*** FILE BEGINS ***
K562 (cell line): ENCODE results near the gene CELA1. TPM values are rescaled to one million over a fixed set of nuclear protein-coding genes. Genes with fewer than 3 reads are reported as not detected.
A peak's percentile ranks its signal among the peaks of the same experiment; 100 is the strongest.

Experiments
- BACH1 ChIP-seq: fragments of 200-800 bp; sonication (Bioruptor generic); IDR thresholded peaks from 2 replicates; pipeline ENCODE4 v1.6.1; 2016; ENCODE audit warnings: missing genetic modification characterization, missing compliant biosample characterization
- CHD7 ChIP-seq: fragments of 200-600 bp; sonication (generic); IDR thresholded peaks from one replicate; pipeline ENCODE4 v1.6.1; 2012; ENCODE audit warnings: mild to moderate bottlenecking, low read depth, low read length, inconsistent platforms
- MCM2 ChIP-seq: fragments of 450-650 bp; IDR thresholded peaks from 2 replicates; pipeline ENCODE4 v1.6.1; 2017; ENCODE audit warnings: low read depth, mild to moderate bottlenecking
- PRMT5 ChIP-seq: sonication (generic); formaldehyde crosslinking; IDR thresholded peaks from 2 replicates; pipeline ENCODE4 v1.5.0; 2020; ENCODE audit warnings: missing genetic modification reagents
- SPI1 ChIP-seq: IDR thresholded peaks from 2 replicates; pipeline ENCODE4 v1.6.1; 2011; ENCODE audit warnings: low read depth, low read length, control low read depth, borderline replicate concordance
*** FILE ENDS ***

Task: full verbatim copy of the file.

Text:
K562 (cell line): ENCODE results near the gene CELA1. TPM values are rescaled to one million over a fixed set of nuclear protein-coding genes. Genes with fewer than 3 reads are reported as not detected.
A peak's percentile ranks its signal among the peaks of the same experiment; 100 is the strongest.

Experiments
- BACH1 ChIP-seq: fragments of 200-800 bp; sonication (Bioruptor generic); IDR thresholded peaks from 2 replicates; pipeline ENCODE4 v1.6.1; 2016; ENCODE audit warnings: missing genetic modification characterization, missing compliant biosample characterization
- CHD7 ChIP-seq: fragments of 200-600 bp; sonication (generic); IDR thresholded peaks from one replicate; pipeline ENCODE4 v1.6.1; 2012; ENCODE audit warnings: mild to moderate bottlenecking, low read depth, low read length, inconsistent platforms
- MCM2 ChIP-seq: fragments of 450-650 bp; IDR thresholded peaks from 2 replicates; pipeline ENCODE4 v1.6.1; 2017; ENCODE audit warnings: low read depth, mild to moderate bottlenecking
- PRMT5 ChIP-seq: sonication (generic); formaldehyde crosslinking; IDR thresholded peaks from 2 replicates; pipeline ENCODE4 v1.5.0; 2020; ENCODE audit warnings: missing genetic modification reagents
- SPI1 ChIP-seq: IDR thresholded peaks from 2 replicates; pipeline ENCODE4 v1.6.1; 2011; ENCODE audit warnings: low read depth, low read length, control low read depth, borderline replicate concordance